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Colonel (COL) Paul Taylor .
In 2012, Colonel (COL) Paul Taylor was in command of an Army reconnaissance squadron that was about to deploy to Afghanistan when he was diagnosed with metastatic prostate cancer; he was only 41 years old. At the time, he also had three young daughters, ages 11, 8, and 2. With the support of his wife, friends, and the Army, he quickly started an aggressive treatment regimen that included hormone therapy, chemotherapy, and surgery. While he was unable to deploy during his treatment, he remained in a leadership position with the Army that allowed him to continue work that benefited his unit.
"I think the ability to continue to serve while undergoing treatment was very helpful to me because I was able to slowly learn to incorporate living with cancer into my life, but it was never my sole focus."
COL Taylor began his involvement in prostate cancer advocacy by volunteering as a peer mentor for new prostate cancer patients at the MD Anderson Cancer Center. Prostate cancer affects men of all ages, but it less common in young men, creating a need for peer mentors, especially for men under age 60, where the stresses of living with cancer may impact their lives differently due to employment and family responsibilities. Since starting as a peer mentor, COL Taylor has connected with more than a dozen men.
"While I hope that I'm able to assist other men and point them in the right direction in terms of treatment options, the relationships are mutually beneficial; I have created lifelong friends, and learn as much, if not more, from them, than they get from me."
When the Army moved COL Taylor and his family to the Washington, DC area, he connected with the advocacy group ZERO, the End of Prostate Cancer, and eventually joined their Board of Directors as the Treasurer and Chair of the Finance Committee. COL Taylor and his family have since been very active, participating in DC area events for ZERO, volunteering their time and message to help promote early detection of prostate cancer and patient education. Additionally, his whole family participates in ZERO's annual Capitol Region 5K Run/Walk, which is held every year on Father's Day.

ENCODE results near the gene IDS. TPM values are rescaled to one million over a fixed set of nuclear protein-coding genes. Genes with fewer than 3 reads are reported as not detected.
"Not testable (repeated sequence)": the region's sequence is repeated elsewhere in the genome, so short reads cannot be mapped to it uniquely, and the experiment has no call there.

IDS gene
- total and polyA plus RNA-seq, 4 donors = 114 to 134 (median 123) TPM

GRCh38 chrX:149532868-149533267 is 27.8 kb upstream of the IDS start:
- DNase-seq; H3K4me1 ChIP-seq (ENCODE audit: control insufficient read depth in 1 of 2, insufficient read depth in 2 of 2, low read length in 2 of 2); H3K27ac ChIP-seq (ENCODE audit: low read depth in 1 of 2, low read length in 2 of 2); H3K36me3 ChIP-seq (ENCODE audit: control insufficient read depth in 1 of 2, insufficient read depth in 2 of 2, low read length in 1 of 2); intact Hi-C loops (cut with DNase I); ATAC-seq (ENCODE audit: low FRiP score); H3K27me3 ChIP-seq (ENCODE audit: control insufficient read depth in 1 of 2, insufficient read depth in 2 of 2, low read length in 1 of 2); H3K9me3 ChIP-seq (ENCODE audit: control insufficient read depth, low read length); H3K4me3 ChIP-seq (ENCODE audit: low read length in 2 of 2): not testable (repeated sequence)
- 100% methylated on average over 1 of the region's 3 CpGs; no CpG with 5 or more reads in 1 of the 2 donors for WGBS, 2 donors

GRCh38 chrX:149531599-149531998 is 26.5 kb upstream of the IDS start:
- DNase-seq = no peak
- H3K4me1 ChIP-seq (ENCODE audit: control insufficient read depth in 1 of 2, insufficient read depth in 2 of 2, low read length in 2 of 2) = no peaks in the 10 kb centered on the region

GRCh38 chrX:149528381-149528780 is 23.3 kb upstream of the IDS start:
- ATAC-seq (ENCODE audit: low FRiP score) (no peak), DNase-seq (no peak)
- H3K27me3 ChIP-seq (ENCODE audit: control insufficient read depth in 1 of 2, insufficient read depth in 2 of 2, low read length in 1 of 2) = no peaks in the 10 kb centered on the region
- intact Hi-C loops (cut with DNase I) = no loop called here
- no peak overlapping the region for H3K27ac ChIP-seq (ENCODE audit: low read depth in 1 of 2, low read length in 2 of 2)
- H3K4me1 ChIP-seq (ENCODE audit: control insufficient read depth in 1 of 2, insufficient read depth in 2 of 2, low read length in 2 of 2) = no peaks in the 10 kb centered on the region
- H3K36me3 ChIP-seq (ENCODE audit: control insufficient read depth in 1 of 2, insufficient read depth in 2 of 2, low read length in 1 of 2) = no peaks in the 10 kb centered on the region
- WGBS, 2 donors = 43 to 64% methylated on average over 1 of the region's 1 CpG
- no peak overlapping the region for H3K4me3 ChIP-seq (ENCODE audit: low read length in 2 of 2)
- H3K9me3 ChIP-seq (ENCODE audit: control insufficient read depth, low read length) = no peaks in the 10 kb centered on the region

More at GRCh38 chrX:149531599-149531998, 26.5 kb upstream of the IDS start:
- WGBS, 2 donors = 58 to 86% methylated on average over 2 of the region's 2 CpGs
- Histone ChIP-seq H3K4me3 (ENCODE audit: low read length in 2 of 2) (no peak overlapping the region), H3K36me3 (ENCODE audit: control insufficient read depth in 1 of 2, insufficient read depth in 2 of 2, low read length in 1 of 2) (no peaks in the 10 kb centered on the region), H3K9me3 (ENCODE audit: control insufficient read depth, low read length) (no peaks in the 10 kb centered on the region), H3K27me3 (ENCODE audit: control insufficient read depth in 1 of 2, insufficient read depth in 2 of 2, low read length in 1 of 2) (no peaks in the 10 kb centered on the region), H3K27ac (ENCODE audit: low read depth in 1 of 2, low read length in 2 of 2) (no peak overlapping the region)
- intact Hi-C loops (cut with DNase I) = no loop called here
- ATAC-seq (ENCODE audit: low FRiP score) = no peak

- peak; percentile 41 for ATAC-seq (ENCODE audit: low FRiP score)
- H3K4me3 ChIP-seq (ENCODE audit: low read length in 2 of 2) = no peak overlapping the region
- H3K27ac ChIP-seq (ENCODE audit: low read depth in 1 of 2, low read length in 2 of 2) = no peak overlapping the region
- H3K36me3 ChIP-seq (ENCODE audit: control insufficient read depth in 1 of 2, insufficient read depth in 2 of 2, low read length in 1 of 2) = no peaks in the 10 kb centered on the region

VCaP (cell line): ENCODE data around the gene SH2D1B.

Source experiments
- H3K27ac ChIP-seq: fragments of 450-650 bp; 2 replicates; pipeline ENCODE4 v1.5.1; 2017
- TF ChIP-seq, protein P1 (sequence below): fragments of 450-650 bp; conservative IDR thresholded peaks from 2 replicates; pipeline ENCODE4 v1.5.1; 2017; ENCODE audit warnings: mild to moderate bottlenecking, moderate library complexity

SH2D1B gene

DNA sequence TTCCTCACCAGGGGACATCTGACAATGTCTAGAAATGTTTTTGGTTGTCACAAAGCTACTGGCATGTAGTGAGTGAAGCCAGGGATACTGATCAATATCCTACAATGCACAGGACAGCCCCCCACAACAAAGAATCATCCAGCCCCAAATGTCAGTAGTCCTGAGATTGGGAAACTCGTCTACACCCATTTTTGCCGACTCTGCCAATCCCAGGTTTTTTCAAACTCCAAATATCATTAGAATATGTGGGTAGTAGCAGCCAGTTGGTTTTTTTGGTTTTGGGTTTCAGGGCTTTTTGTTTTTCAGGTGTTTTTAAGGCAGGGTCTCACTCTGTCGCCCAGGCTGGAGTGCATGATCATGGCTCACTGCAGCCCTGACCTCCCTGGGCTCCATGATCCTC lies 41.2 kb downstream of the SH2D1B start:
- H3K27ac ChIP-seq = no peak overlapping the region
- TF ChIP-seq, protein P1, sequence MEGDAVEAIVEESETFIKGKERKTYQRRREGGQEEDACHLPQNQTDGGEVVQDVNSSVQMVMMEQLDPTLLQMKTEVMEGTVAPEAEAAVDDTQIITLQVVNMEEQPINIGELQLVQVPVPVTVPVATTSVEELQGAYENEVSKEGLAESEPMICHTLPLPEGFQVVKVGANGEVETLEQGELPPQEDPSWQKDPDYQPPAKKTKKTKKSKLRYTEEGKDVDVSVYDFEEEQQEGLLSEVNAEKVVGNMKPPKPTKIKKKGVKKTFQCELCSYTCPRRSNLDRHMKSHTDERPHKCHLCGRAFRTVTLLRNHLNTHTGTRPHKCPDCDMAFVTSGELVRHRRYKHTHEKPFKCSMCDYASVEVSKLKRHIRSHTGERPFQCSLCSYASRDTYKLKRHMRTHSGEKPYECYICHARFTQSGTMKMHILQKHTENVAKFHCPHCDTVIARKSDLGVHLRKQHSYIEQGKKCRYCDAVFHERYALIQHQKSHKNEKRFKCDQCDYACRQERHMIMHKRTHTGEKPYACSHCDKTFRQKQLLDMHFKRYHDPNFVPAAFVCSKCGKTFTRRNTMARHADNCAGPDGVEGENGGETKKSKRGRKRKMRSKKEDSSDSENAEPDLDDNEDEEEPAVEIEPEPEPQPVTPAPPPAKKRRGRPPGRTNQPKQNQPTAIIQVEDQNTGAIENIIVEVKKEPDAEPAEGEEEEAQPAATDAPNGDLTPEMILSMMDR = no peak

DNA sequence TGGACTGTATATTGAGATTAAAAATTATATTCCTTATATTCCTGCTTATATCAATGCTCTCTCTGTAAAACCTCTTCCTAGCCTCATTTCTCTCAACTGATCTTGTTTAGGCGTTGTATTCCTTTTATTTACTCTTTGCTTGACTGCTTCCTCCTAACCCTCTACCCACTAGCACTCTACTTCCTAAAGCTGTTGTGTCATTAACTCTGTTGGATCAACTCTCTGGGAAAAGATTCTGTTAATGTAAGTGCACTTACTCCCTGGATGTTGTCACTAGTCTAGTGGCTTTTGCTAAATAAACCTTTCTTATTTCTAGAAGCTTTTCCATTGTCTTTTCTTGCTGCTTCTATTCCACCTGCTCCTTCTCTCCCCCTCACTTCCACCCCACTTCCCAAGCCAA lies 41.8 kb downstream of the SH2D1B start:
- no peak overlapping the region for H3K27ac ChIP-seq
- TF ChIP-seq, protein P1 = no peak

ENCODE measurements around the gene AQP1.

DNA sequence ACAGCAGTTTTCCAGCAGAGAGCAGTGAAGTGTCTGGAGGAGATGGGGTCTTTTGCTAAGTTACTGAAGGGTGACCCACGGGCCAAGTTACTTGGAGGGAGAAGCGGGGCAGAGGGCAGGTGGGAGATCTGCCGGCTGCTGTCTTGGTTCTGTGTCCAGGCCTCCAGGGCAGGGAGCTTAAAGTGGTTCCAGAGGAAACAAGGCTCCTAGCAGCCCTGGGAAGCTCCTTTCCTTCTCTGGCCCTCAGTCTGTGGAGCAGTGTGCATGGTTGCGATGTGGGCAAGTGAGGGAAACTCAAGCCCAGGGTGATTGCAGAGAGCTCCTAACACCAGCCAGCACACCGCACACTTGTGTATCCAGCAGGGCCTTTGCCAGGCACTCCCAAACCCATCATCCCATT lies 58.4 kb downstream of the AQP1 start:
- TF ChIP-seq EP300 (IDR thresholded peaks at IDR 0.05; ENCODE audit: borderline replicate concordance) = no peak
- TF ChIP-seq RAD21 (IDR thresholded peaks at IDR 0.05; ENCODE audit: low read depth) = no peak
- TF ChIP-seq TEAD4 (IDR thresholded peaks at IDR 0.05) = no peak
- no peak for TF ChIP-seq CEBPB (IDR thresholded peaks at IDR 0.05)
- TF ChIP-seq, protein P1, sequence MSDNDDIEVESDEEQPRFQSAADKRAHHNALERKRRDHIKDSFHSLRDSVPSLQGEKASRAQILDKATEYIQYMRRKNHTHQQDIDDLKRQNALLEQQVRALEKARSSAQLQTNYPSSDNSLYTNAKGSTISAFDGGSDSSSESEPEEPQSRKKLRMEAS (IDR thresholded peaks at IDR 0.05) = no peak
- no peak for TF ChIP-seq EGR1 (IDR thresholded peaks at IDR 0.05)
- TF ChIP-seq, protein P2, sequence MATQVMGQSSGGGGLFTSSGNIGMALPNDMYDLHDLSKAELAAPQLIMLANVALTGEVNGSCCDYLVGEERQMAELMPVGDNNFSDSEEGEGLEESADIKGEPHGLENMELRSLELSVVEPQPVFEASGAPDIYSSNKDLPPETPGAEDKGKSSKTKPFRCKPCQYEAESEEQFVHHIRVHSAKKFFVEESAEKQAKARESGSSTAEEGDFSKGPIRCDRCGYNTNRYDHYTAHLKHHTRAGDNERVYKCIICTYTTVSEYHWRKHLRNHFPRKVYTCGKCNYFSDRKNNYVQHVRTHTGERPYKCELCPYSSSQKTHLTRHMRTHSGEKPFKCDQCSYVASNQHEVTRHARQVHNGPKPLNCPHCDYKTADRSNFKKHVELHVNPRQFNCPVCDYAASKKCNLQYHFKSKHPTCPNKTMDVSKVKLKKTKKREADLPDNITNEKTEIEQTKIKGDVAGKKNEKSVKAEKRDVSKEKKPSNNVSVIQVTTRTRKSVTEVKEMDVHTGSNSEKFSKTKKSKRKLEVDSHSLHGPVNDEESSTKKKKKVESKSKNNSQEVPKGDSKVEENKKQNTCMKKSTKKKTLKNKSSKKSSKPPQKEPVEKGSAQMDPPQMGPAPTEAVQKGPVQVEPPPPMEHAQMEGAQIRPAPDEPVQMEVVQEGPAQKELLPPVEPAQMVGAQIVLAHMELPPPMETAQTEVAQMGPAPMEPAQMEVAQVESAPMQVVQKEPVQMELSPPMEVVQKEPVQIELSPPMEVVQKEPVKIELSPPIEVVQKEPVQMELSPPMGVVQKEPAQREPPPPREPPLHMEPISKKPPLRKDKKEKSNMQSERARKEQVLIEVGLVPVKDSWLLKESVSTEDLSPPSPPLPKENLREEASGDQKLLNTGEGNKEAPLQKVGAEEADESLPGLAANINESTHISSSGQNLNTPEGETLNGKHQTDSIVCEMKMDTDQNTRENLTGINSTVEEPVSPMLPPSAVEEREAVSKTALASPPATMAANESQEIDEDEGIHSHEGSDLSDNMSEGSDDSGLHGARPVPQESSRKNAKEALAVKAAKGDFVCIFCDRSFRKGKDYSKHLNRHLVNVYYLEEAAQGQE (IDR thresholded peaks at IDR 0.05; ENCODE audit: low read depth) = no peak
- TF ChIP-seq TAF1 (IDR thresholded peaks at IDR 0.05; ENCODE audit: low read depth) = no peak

Through recommendations from friends and other patients, COL Taylor learned about the opportunity to serve as a PCRP Peer Reviewer, and served on his first panel in 2015. During the peer review panel discussions, he saw that the consumers were highly valued by the scientific reviewers, and were an important part of the review process. He also greatly appreciated the opportunity to interact with the scientific reviewers, who demonstrated "an amazing level of expertise". Through this experience, he gained great optimism about the work being funded by PCRP and the future of prostate cancer research.
"I wish every patient would get the opportunity to be a peer reviewer, simply from the aspect of learning just how much research is being done right now, with potential near term benefit."
In addition to his optimism on the future of prostate cancer research, he has maintained a positive outlook on life. With Father's Day approaching, he looks forward to the future with his family, beating prostate cancer, and continuing to work and live each day to the fullest.
Last updated Friday, June 17, 2016